United States Pledges 20 Million Doses of Smallpox Vaccine to Global Stockpile

PARIS -- U.S. Secretary of Health and Human Services Tommy G. Thompson announced that the United States is pledging 20 million doses of smallpox vaccine to the global stockpile managed by the World Health Organization (WHO).  The United States donation is by far the largest contribution to date to the global stockpile.


"The United States is proud to make a significant contribution to a global

stockpile that will serve as a critical line of defense in the event of a

smallpox attack anywhere in the world," Secretary Thompson said.  "This is an

important step toward ensuring the health and safety of the American people."


Thompson also thanked and congratulated the governments of

Canada, France, Germany, and the United Kingdom for their pledges to the



At a 2003 Ministerial Meeting of the Global Health Security Initiative

(GHSI), the United States encouraged its international partners to develop the

WHO Smallpox Vaccine Bank, which would consist of a physical stockpile in

Geneva and a virtual global stockpile of pledged vaccine stocks from around

the world.  This vaccine stockpile could quickly dispatch vaccine to any

country that might be experiencing an outbreak of smallpox.


Under the framework established by the WHO, governments or organizations

can commit vaccine in their national stocks for the virtual global stockpile

or provide vaccine or funds to the WHO Secretariat to purchase vaccine for the

physical stockpile in Geneva.


The 20 million doses of vaccine pledged by the United States will

physically remain in the U.S. Strategic National Stockpile, but will be

available for the WHO to use in the event of an emergency.  The global

stockpile will be used only if at least one case of smallpox is confirmed in

the human population.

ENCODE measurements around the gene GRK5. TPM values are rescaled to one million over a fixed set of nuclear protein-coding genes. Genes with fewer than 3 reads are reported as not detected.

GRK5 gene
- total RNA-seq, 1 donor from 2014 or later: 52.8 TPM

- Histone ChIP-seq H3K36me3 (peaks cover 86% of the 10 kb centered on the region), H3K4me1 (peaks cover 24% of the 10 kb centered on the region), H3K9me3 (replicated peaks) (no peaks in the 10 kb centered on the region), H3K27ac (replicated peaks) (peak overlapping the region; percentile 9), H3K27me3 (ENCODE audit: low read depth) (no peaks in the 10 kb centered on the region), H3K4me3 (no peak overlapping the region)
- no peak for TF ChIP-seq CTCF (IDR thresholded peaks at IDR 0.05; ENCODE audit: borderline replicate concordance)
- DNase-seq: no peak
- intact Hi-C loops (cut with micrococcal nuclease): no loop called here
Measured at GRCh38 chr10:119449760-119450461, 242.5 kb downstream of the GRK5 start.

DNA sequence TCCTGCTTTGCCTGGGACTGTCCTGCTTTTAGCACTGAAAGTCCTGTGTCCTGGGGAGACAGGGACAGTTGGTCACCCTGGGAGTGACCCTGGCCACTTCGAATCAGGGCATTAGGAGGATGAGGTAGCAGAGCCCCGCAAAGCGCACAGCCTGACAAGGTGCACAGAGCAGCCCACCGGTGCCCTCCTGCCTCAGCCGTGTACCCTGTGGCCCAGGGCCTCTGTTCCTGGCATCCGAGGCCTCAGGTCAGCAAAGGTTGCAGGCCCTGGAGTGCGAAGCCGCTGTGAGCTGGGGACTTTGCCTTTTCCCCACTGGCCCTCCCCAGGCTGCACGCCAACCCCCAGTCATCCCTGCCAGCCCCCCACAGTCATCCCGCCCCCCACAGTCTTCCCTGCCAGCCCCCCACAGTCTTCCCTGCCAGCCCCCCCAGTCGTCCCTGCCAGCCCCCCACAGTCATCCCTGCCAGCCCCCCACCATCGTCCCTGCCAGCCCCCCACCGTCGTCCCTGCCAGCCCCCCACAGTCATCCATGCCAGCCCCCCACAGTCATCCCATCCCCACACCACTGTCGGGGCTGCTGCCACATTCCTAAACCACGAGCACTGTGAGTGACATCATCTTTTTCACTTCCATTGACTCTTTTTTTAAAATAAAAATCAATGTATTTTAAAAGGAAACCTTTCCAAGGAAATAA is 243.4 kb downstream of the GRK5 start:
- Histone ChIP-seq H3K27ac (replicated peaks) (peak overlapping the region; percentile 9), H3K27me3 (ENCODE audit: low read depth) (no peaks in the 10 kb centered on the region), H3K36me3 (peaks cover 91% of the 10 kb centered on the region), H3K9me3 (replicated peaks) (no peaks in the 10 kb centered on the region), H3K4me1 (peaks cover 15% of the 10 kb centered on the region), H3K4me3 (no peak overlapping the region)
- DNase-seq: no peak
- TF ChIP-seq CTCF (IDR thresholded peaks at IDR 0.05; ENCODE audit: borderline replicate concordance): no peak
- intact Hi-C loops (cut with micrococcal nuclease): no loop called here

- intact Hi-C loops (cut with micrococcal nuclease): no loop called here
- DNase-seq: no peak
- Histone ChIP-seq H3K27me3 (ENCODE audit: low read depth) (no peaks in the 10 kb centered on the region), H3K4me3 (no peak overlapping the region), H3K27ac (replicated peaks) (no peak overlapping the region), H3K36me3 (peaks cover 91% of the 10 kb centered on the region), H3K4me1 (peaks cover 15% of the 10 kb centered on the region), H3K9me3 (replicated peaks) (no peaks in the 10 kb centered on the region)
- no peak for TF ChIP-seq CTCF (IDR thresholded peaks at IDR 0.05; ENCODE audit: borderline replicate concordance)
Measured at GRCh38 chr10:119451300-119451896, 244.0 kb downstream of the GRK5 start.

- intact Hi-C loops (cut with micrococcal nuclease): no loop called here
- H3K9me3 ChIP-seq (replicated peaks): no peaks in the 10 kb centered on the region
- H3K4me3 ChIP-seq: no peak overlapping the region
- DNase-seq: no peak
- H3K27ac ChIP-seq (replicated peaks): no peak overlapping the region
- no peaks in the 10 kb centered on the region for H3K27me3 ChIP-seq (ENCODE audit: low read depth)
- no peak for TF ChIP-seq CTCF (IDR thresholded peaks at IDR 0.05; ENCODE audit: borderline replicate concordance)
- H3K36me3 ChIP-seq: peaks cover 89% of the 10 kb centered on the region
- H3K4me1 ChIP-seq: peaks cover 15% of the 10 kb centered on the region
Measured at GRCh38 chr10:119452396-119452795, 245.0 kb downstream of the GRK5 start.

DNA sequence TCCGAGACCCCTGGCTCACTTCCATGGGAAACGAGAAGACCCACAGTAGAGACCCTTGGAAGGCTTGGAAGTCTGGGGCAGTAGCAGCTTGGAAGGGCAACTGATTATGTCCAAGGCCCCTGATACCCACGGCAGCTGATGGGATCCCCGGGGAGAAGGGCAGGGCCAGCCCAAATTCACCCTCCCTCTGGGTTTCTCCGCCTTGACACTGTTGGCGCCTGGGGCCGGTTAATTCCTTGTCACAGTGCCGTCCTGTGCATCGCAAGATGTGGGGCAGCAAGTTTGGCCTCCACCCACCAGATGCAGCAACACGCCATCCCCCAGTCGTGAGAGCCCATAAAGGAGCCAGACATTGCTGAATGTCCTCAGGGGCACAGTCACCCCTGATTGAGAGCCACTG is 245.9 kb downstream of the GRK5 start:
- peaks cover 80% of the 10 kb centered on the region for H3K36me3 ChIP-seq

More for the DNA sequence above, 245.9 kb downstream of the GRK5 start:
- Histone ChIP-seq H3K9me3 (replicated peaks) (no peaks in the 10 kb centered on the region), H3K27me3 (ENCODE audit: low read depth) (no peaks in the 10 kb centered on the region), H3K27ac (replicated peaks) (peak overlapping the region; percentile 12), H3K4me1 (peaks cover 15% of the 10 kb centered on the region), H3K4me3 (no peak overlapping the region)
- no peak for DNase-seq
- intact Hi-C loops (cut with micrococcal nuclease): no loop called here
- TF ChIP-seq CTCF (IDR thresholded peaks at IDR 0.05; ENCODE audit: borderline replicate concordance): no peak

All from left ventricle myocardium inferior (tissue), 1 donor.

The reemergence of smallpox in any country would constitute an

international emergency and would pose a serious threat to the national

security of the United States.  Yet most countries, especially those in the

developing world, have no smallpox vaccine and are not prepared to respond to

an outbreak of smallpox.  The WHO global stockpile addresses this

vulnerability and ensures that the world is better prepared to deal with this



Experts from U.S. agencies have worked with experts from the WHO and other

countries on developing an operational framework for the WHO Smallpox Vaccine

Bank, including establishing standards on vaccine potency, stability, and

purity and addressing legal liability concerns.  Further work remains in

developing plans for vaccine delivery and distribution.


These efforts around the world complement the United States' ongoing

efforts to prepare our homeland for a possible smallpox attack.  Since 2001,

the United States has dramatically improved its capacity to respond to this

threat.  In 2001, the U.S. had only 15 million doses of smallpox vaccine

available in the U.S. Strategic National Stockpile.  Today, there are more

than enough doses to vaccinate every person in America, if necessary.  If

there is a release of smallpox in the U.S., HHS will immediately make vaccine

in the stockpile available to the general public.


Thompson reassured Americans that the U.S. pledge to the WHO

does not compromise in any way America's ability to provide vaccines for its

own citizens in the event of a smallpox outbreak.


"We have stockpiled more than enough smallpox vaccine for every man,

woman, and child in America," Thompson said.  "But in this age of

global interconnectedness, we need to take extra steps to be prepared for

threats around the world."


The last case of smallpox occurred in the United States in 1949, and the

WHO declared the disease eradicated worldwide in 1980.  Vaccinations to

prevent smallpox have not been routinely administered in the United States

since 1972.


Thompson made the smallpox announcement while meeting with

foreign health ministers at the GHSI's Fifth Ministerial Meeting in Paris.

This week's meetings also include discussions on improving preparedness for a

possible global influenza pandemic.


Founded after Sept. 11, 2001, at the urging of Thompson, the

GHSI brings together the health ministers of Canada, France, Germany, Italy,

Japan, Mexico, the United Kingdom, and the United States, plus the Health

Commissioner of the European Union and the Director-General of the WHO.  It

was formed to promote collaboration in preparedness and response planning for

public health emergences and potential bioterrorist attacks.


Source: U.S. Department of Health and Human Services